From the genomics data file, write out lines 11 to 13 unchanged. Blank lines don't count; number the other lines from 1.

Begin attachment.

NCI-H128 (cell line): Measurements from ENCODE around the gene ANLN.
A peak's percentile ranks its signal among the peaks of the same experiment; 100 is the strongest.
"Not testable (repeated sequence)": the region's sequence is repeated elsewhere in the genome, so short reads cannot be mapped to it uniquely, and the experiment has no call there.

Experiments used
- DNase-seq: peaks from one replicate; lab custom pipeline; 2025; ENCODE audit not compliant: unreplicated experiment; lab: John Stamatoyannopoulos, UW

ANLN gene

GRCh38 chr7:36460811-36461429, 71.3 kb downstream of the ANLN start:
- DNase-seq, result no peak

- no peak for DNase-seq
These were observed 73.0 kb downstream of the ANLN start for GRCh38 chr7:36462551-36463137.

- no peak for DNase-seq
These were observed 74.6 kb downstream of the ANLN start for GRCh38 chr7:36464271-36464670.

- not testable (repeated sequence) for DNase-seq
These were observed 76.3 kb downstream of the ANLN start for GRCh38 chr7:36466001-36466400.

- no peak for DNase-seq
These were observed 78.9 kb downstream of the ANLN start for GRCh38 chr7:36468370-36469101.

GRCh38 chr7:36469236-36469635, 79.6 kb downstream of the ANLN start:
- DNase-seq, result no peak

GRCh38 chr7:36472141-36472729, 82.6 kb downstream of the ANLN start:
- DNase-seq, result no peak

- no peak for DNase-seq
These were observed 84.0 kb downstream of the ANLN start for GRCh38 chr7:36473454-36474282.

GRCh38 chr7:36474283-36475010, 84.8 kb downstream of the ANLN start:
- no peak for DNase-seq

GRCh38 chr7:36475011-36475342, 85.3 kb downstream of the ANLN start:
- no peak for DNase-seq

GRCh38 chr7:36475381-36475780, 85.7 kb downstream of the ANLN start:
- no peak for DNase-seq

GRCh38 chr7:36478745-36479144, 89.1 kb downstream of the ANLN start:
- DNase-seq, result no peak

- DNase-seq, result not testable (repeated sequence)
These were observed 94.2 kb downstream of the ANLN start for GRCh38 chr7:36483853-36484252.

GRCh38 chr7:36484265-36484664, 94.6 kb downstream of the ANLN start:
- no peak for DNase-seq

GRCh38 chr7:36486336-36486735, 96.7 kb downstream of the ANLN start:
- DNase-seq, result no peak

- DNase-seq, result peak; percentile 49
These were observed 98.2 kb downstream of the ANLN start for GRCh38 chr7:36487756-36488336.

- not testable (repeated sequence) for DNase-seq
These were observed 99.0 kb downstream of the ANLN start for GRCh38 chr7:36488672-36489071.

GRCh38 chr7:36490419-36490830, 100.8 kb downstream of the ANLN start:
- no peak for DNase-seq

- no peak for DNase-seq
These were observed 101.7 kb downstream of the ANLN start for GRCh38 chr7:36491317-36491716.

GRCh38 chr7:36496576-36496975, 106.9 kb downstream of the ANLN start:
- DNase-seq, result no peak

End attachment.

- no peak for DNase-seq
These were observed 74.6 kb downstream of the ANLN start for GRCh38 chr7:36464271-36464670.

- not testable (repeated sequence) for DNase-seq